Stay warm without breaking the bank
During the winter months, many homeowners are always looking for ways to stay warm, while keeping the heating bill low. Launching for the first time in Philadelphia, the HeatSeeker is a brand new thermal image technology that identifies where your home is losing heat.
“This technology opens a dialogue with customers about their homes and how to insulate them properly. Our goal is to help Philadelphians save money on their utility bills,” Jeff Bartos, president and CEO of Mark Group said. Mark Group, the company that is launching the HeatSeeker, is proud to help with Mayor Nutter’s goal of making Philadelphia the greenest city.
The three major areas where homes lose heat is through the attic, walls and basement. In the form of a vehicle, the HeatSeeker takes a thermal image of a home and highlights the areas where the most heat is escaping. The HeatSeeker vehicle is equipped to take up to 1,000 thermal images every hour and operates at nighttime when heating systems are likely to be in use.
Bartos recommends a few easy tips to save on your energy bills. “[We suggest] insulating your attic, air seal gaps and cracks in the attic and basement, change all of your light bulbs from incandescent to LEDs and sidewall insulation,” he said.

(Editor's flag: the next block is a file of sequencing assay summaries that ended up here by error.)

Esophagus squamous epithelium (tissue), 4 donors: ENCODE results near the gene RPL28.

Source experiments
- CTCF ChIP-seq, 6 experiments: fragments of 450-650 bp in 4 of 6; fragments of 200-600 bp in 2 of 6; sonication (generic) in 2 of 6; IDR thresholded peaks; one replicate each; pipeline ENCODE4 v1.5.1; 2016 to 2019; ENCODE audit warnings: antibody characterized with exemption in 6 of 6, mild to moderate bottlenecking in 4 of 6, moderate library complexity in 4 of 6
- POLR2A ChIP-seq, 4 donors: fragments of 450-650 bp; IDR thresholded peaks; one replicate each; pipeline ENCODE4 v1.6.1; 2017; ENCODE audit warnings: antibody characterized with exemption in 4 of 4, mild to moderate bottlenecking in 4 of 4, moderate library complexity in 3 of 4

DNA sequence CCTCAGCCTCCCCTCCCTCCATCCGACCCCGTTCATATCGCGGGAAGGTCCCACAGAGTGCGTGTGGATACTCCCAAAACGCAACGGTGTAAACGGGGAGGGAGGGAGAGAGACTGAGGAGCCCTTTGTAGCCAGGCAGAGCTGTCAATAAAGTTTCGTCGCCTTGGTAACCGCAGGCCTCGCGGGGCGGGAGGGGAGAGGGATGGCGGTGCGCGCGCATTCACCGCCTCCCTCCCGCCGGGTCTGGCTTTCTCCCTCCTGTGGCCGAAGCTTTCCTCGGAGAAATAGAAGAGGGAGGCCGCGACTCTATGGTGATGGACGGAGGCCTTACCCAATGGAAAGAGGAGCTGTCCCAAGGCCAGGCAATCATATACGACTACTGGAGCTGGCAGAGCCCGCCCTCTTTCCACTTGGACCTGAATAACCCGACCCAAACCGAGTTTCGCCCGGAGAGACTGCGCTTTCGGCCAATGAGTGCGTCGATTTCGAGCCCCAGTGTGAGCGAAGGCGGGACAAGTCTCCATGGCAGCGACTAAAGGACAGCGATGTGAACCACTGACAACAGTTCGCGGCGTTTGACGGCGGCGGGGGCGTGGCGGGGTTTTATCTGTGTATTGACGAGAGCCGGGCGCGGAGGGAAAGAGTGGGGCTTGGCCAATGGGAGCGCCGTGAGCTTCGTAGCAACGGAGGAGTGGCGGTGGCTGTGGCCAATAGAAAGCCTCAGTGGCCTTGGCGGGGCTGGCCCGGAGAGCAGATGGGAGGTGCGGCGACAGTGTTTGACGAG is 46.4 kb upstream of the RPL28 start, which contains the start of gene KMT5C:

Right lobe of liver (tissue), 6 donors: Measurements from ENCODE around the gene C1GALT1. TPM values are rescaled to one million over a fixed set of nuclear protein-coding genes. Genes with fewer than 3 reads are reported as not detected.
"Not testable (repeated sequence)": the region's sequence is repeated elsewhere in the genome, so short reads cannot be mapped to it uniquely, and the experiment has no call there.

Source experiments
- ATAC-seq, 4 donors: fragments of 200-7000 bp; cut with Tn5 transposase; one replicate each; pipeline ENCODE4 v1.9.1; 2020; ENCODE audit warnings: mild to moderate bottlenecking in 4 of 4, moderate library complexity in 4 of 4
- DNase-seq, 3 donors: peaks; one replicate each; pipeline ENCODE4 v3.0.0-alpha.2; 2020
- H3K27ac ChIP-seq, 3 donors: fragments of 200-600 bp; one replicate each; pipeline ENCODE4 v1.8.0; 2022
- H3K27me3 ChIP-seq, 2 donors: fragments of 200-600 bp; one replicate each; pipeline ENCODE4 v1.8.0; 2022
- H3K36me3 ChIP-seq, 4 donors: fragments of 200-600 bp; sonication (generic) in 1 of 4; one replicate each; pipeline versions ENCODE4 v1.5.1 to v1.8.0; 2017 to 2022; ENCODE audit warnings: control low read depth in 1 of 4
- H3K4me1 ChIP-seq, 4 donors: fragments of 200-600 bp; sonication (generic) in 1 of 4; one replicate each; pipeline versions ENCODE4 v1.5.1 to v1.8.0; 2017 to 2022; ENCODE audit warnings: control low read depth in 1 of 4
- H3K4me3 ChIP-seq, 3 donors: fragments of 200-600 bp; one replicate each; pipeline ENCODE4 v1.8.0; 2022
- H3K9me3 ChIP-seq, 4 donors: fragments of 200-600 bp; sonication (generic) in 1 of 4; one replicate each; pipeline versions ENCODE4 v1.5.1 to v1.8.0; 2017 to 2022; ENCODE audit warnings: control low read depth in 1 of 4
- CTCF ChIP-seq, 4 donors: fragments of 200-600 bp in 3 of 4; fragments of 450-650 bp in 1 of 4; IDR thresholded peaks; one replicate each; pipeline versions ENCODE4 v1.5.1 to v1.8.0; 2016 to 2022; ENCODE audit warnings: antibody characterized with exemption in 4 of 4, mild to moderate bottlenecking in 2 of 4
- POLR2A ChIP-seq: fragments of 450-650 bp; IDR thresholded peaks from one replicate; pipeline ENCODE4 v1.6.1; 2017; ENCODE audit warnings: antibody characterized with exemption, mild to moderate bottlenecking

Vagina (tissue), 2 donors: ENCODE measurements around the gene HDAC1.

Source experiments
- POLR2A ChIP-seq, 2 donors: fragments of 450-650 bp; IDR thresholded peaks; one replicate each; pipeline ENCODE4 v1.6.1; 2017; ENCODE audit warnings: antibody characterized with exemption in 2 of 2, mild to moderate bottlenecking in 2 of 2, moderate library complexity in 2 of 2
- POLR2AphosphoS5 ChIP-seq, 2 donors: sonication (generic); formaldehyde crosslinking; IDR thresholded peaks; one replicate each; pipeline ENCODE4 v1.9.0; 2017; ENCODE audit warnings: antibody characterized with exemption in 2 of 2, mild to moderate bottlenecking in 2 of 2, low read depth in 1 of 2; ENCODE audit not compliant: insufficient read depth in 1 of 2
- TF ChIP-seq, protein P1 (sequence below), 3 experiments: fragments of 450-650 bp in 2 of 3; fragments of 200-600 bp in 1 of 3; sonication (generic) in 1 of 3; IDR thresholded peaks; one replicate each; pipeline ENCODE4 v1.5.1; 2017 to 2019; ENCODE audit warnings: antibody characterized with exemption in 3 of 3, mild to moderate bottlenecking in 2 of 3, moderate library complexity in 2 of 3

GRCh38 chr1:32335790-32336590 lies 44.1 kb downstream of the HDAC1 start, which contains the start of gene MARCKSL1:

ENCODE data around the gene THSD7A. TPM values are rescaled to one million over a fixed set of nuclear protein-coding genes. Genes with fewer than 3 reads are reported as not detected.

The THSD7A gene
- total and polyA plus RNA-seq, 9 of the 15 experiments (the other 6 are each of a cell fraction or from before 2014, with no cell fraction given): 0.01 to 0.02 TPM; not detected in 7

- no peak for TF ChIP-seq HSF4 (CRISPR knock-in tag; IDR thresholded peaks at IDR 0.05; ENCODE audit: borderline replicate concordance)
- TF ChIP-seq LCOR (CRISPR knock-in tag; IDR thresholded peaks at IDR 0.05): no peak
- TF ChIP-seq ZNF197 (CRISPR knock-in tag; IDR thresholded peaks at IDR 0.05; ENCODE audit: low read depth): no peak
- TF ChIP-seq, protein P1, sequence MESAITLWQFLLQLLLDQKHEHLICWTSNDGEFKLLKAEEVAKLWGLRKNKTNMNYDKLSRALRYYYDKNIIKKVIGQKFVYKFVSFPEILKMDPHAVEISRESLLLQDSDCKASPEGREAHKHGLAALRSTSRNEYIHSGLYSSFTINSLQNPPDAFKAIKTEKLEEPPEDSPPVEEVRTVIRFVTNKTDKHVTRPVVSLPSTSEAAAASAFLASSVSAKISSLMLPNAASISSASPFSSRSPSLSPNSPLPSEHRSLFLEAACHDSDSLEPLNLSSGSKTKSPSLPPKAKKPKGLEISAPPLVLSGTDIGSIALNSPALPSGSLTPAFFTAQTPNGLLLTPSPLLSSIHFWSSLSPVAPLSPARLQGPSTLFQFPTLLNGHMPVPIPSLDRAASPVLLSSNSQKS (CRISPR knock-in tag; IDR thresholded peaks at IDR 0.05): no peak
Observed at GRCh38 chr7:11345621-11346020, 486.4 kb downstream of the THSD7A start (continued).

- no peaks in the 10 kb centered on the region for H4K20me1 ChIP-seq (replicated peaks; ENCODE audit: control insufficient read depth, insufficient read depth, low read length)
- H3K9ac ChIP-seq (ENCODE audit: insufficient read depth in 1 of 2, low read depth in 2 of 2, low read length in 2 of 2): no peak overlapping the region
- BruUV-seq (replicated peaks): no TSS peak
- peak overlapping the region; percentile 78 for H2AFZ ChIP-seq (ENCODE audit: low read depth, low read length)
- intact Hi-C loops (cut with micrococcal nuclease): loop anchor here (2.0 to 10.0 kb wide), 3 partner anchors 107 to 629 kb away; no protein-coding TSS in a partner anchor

Another major expense are constantly plugged-in electronics.
Andrea Woroch, consumer savings expert for Kinoli, said consumers should unplug everything if you are leaving home for an extended period time.
“Any electronic item plugged into a wall is called an energy-sucking vampire,” she said, noting that you can purchase a power strip that has one off switch. “Depending on your appliances, this action can reduce your energy bills up to 5 percent a month.”
Pointers to keep the cold out
While current temperatures are still bearable, now is really the time to start preparing your home for the upcoming winter months. Start out by checking the insulation in your home, especially between heated and unheated areas. “Insulation is the single most important energy conservation measure. It will deteriorate over time, and occasionally needs to be reinforced,” Ben Armstrong, senior communications specialist for PECO said.
A no-cost tip to keep your energy bill low: “Keep blinds, shades and drapes open on sunny days to take advantage of solar heating,” Armstrong added. At night, keep your window dressings closed in order to keep the heat in. Also, “keep your heating vents clean with a vacuum or broom, and do not cover ducts with drapes or furniture that can block the airflow,” Armstong said.